LMWOAs exuded by plant roots play a significant role in bacterial microflora composition in relation to nutrients and amounts of available forms of elements in the soil (Magdziak et al. 2011). Moreover, acids influence decomposition of organic matter, and structural formation with particular physical-chemical soil properties. Heavy metals are present in polluted soil in a form insoluble in water, because afore-mentioned water-soluble LMWOAs, as rhizosphere components excluded by the plant root system, change the rhizosphere features, which results in heavy metals' complexation to insoluble forms in soil. LMWOAs usually appear as anions. This allows for instantaneous reaction with metal ions, in the water phase, soil solution and in constant phases, which makes it an important element in the phytoremediation process. It is worth underlining that interaction of organic acids with metals and other elements closely depends on the kind of soil. For example, for a nutrient such as phosphorus, dissolving and mobilization of ions of this element by selected LMWOAs (oxalic and citric acids) is closely related to the soil type. Similar relations exist for other exuded LMWOAs playing a significant role in macroelement mobility increase (e.g. Cu, Cd, Zn) and mechanisms of heavy metal immobilization (Al, Cd, Ni).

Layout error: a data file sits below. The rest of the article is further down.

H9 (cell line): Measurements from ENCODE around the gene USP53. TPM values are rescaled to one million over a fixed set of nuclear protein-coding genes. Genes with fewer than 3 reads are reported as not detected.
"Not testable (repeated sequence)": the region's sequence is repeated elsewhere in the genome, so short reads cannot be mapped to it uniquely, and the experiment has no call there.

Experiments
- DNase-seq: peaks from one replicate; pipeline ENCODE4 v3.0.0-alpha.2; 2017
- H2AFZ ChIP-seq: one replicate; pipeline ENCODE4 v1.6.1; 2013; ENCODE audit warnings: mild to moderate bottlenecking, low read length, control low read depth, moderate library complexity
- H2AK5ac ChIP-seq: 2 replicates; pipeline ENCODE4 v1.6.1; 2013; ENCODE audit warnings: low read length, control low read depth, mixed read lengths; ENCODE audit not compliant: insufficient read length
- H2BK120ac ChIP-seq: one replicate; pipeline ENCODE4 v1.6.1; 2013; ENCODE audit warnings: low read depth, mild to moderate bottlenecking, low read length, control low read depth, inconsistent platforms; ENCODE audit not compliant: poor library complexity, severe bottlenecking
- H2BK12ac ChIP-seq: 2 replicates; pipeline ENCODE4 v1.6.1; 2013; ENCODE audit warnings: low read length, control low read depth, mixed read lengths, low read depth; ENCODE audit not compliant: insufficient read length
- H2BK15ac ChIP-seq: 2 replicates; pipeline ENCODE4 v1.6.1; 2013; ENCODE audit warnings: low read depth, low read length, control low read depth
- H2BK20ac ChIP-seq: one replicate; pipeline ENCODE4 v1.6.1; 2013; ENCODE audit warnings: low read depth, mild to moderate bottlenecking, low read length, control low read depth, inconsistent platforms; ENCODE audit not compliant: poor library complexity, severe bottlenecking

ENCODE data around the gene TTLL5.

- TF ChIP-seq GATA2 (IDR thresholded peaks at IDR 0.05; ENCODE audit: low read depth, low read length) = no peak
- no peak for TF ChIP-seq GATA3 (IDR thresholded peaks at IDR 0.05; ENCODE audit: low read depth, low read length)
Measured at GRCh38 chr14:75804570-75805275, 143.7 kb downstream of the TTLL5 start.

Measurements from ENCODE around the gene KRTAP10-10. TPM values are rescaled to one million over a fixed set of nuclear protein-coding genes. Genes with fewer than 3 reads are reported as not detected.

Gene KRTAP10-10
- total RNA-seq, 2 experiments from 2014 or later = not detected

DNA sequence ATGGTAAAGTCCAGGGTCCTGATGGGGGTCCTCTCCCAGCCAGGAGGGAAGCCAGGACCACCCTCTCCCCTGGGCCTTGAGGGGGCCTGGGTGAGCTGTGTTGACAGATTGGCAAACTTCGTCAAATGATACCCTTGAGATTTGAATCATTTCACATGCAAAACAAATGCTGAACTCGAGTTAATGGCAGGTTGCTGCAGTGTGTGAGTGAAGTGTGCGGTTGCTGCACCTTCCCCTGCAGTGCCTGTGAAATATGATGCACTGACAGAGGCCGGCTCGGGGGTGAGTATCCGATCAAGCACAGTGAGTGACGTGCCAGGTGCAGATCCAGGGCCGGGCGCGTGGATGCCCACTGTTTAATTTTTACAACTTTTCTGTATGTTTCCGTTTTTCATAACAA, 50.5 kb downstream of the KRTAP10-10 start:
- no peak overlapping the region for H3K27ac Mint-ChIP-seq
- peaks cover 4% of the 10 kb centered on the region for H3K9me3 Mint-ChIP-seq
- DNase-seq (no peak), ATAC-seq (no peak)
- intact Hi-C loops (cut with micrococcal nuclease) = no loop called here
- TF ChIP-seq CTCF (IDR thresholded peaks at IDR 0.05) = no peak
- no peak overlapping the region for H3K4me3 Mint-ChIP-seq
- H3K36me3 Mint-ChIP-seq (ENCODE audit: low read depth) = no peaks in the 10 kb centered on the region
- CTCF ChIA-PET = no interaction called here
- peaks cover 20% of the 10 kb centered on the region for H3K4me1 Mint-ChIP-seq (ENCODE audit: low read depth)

The problems presented above and associated with the type of soil and its physical-chemical properties indicate ambiguous information about LMWOAs' function in the rhizosphere. Some data inform about mobilization and elution from the soil of heavy metals after soluble complex formation with the acids, but this information is fragmentary and insufficient to answer the following questions: (i) do organic acids released by roots influence the mobilization and uptake of heavy metals by plants from the rhizosphere, or (ii) is their amount dependent on the concentration and chemical character of the metal, or (iii) does the amount of acids indicate activation of the plant defence mechanism against stress? Such information can also elucidate the role of plant genetic factors in increase of heavy metals' availability and uptake from soil followed by improved effectiveness of heavy metal accumulation. For that reason more detailed studies are needed to fully answer the above questions.